Omics research could be valuable in classification of patients in order to predict their response to treatment. For example, since the complement cascade is only one of the affected pathways in AMD, it is possible that patients with alterations in complement regulatory genes would benefit more from complement-inhibiting therapies than others. Omics experiments could play a role in determining whether a patient falls into this category.133 The concept of personalized medicine is already in a more advanced stage in the field of cancer research. For instance, genomic and transcriptomic profiles are being used for prognosis and treatment decisions in breast cancer, and several clinical trials in this field are ongoing.134,135 In ophthalmology, predictive tests for common eye diseases are not recommended as long as there is no clinical intervention to improve disease outcome.136 This might change in the future, if, for example, a genetic test could predict the efficiency of complement-inhibiting treatment for AMD patients. 
While clinically useful biomarkers are preferentially detectable in blood or eventually in tears, omics studies for basic research ideally use specific eye tissues or fluids. Human studies on inaccessible parts of the eye usually rely on postmortem material, which has the disadvantage that it is of lower quality than fresh samples, especially on the RNA level. Several types of omics experiments have been performed in numerous cell and animal models of eye diseases or disease-related phenotypes, in order to search for candidate pathways involved in the disease and to test treatment responses (e.g., see Refs. 137144). In the future, model systems for further omics-based analyses might be obtained through differentiation of patient-derived induced pluripotent stem cells into eye-specific cell types relevant to the disease of interest.145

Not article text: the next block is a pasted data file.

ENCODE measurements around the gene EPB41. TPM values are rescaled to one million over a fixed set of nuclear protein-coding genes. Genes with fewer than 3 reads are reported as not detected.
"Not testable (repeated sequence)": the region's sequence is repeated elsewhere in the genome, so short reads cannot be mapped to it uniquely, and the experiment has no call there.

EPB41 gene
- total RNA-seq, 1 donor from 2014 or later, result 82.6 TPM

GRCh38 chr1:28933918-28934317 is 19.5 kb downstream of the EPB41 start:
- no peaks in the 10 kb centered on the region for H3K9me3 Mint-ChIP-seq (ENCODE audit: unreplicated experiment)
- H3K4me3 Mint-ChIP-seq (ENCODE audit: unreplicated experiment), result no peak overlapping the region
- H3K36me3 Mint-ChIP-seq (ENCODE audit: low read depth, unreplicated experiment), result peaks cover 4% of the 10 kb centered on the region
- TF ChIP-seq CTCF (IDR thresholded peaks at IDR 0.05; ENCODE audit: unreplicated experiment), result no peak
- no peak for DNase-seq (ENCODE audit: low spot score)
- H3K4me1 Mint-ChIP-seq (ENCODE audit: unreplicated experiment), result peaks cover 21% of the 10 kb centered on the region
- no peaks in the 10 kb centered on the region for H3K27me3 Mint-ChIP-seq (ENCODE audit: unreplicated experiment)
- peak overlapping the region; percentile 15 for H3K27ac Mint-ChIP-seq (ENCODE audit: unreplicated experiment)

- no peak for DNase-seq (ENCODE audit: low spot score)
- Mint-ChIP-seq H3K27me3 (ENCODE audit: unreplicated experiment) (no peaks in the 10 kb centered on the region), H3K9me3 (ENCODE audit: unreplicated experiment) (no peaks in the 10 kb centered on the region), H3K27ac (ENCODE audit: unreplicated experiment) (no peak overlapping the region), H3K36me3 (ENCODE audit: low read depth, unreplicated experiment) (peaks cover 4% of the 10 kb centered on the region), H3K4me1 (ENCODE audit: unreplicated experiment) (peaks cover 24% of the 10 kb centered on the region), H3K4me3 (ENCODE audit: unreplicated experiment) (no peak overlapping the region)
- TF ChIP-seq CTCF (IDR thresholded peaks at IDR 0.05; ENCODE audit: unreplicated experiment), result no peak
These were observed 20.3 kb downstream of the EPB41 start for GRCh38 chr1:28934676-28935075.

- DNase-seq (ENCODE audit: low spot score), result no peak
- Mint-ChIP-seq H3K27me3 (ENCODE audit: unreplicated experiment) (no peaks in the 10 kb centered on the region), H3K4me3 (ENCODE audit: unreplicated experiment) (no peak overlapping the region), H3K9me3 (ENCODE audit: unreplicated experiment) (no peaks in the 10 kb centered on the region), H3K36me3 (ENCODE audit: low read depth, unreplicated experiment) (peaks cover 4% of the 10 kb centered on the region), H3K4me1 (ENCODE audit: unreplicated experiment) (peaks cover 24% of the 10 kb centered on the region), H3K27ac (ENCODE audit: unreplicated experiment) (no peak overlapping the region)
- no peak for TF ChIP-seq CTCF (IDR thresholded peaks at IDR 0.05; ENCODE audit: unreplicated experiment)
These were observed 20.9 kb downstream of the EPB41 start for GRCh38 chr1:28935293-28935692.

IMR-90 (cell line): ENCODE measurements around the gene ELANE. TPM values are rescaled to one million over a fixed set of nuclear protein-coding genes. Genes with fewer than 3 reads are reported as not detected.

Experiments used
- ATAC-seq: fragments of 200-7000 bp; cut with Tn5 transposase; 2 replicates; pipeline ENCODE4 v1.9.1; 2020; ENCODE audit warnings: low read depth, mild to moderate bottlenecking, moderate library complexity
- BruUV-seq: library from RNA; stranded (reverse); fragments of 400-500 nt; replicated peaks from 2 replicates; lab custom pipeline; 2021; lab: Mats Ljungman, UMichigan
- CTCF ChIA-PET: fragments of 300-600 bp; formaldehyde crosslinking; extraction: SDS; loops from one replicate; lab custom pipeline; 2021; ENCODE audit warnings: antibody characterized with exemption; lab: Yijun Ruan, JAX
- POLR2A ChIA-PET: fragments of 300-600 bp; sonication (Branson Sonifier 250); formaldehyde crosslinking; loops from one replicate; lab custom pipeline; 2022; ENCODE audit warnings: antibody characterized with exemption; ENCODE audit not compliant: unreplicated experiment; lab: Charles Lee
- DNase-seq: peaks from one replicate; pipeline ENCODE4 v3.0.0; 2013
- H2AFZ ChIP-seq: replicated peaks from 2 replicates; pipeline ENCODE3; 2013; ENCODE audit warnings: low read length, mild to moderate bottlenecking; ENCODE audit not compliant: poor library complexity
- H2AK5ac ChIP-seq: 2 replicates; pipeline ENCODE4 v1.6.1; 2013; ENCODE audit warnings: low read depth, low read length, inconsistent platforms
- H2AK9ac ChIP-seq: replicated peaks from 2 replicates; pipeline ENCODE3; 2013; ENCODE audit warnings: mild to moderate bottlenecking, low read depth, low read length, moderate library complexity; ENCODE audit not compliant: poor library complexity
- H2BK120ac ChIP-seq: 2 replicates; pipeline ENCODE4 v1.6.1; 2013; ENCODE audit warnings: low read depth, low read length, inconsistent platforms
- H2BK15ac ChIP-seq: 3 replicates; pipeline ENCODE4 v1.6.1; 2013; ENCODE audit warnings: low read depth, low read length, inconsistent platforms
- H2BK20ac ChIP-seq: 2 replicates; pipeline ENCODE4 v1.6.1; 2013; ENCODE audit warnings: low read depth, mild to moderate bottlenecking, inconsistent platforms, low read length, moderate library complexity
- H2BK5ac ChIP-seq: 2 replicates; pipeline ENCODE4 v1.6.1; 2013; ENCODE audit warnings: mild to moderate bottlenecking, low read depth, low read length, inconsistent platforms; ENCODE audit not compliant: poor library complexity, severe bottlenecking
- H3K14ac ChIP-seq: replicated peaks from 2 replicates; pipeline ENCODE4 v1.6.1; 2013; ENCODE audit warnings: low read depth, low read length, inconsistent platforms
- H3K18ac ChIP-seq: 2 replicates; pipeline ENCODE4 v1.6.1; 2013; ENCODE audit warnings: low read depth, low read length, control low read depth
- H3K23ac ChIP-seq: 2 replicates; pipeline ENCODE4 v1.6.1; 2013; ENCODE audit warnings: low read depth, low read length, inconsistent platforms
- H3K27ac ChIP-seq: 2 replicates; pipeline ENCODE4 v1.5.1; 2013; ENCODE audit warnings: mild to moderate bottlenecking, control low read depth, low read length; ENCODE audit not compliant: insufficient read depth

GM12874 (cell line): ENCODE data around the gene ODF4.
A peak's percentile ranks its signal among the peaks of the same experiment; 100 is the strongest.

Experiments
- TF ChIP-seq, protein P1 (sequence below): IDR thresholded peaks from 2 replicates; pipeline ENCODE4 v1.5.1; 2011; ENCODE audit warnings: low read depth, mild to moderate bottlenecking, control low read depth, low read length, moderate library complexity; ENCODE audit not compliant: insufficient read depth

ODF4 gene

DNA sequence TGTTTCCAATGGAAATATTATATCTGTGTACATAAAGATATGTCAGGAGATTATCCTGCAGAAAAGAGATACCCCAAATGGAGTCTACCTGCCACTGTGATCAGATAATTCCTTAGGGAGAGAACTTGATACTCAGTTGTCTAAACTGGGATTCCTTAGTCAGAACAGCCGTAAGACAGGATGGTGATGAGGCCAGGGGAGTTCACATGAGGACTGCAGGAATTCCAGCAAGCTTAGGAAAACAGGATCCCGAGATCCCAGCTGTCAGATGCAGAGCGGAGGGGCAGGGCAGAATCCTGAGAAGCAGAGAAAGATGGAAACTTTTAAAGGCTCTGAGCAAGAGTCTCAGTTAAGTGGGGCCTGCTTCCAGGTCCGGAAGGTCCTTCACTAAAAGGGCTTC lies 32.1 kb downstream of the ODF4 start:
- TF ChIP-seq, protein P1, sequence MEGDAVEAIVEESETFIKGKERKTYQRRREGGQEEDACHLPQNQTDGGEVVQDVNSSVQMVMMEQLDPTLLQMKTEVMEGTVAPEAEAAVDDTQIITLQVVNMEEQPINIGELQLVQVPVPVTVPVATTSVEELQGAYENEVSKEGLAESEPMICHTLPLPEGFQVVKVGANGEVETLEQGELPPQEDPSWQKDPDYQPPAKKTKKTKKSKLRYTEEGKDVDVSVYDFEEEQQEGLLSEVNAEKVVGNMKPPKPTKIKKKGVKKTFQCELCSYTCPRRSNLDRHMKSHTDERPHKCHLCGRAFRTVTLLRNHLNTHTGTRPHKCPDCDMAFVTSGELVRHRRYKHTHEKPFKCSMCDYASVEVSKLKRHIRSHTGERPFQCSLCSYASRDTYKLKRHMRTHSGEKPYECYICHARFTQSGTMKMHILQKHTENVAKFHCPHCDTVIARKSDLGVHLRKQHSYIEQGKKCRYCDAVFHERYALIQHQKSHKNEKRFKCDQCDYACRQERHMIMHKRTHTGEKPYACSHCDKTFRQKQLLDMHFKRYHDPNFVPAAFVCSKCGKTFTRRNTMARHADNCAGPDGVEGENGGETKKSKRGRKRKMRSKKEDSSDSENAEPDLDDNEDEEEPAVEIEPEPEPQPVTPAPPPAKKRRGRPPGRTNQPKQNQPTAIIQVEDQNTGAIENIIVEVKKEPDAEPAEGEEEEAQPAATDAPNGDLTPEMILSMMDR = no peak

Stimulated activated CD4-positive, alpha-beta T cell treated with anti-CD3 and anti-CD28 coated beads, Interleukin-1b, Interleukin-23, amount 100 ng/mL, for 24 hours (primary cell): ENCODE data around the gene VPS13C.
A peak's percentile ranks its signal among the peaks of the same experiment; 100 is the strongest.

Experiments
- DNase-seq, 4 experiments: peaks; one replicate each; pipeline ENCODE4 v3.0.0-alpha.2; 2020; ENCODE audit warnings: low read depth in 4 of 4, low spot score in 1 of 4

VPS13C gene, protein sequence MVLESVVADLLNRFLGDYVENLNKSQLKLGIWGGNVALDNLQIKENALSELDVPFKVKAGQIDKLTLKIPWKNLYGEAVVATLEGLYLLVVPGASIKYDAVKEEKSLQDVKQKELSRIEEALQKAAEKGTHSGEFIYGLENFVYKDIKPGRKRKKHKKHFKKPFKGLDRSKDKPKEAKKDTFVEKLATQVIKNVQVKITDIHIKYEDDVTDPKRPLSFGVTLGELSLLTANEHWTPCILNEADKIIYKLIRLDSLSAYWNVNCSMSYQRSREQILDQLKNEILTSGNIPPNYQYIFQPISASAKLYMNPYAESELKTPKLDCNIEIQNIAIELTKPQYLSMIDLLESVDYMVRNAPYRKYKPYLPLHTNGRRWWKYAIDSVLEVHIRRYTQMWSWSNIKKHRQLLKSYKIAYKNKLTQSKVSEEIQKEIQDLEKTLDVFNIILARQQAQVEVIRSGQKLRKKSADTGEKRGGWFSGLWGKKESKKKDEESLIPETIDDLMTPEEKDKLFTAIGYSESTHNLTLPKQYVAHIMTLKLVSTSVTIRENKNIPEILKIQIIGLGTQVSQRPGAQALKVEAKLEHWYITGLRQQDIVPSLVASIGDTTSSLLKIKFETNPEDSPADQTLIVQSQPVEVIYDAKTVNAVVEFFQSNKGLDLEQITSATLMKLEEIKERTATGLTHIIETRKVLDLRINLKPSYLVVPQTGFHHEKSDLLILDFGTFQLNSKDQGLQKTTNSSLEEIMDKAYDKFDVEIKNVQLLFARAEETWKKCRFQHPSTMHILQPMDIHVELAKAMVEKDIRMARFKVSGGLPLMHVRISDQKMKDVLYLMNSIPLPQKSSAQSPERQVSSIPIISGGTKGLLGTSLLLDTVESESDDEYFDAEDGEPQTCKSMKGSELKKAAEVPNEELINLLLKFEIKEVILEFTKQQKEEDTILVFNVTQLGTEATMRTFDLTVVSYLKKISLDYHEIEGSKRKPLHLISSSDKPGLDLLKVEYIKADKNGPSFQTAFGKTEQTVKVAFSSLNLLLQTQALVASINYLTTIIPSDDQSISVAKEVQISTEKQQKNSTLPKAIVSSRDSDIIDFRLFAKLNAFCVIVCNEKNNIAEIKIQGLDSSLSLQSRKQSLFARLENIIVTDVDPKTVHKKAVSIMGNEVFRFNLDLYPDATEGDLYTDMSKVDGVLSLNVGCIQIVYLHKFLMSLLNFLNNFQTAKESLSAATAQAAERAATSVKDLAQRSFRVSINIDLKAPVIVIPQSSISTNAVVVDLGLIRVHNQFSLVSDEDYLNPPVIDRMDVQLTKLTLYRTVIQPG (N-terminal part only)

Deeper understanding of a biological system could be obtained by integrating different layers of information like genomics, proteomics, transcriptomics, and metabolomics.146 Considering the complex nature of multifactorial diseases, investigating the whole system might be more relevant than focusing on only one of these processes. Although this is challenging and requires advanced bioinformatics, systems approaches have already been proven to be useful in other complex diseases like cancers (e.g., see Refs. 147149). Since relatively little is known about multifactorial eye diseases, we would expect the field of ophthalmology to benefit from omics technologies in the near future, both in terms of understanding disease pathology and development of personalized therapies. 
Supported by the Radboud University Medical Center through a junior researcher grant awarded by the Donders Institute for Brain, Cognition and Behaviour. 
Disclosure: S. Lauwen, None; E.K. de Jong, None; D.J. Lefeber, None; A.I. den Hollander, None 
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Figure 1
Overview of the different layers within a biological system contributing to multifactorial diseases and their relation to each other. For each layer, the name of the corresponding omics technique is indicated in blue boxes.
Figure 1
Overview of the different layers within a biological system contributing to multifactorial diseases and their relation to each other. For each layer, the name of the corresponding omics technique is indicated in blue boxes.
Figure 2
The number of untargeted, case–control omics studies performed to date for multifactorial eye diseases. Numbers are based on the overviews for these diseases provided in Supplementary Tables S1 through S9.
Figure 2
The number of untargeted, case–control omics studies performed to date for multifactorial eye diseases. Numbers are based on the overviews for these diseases provided in Supplementary Tables S1 through S9.
Supplement 1